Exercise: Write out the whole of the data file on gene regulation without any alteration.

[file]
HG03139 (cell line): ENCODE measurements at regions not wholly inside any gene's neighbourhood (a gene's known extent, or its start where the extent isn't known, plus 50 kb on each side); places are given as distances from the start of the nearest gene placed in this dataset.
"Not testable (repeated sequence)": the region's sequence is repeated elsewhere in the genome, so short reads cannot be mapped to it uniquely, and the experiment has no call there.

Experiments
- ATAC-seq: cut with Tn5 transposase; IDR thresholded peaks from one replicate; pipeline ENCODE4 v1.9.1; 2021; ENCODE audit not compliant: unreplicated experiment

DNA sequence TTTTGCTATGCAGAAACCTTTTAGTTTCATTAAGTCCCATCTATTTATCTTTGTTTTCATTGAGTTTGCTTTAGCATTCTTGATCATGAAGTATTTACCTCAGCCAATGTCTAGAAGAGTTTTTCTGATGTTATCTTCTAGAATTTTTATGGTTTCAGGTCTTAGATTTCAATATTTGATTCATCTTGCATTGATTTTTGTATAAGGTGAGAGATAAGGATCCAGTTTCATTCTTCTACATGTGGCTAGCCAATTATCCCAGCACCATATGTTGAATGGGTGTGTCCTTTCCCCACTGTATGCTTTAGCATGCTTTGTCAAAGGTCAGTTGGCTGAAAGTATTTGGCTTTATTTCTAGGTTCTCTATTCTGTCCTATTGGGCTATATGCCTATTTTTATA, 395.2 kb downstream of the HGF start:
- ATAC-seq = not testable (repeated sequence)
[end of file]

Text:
HG03139 (cell line): ENCODE measurements at regions not wholly inside any gene's neighbourhood (a gene's known extent, or its start where the extent isn't known, plus 50 kb on each side); places are given as distances from the start of the nearest gene placed in this dataset.
"Not testable (repeated sequence)": the region's sequence is repeated elsewhere in the genome, so short reads cannot be mapped to it uniquely, and the experiment has no call there.

Experiments
- ATAC-seq: cut with Tn5 transposase; IDR thresholded peaks from one replicate; pipeline ENCODE4 v1.9.1; 2021; ENCODE audit not compliant: unreplicated experiment

DNA sequence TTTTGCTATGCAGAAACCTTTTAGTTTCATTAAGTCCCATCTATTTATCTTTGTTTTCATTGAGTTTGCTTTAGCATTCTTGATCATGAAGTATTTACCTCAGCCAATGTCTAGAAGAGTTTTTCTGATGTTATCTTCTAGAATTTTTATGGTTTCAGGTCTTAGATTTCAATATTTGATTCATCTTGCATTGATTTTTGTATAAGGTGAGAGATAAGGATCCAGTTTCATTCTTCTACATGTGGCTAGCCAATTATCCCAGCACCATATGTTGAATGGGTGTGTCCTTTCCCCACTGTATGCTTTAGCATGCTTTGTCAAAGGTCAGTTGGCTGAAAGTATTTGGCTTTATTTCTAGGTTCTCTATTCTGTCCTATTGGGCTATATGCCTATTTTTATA, 395.2 kb downstream of the HGF start:
- ATAC-seq = not testable (repeated sequence)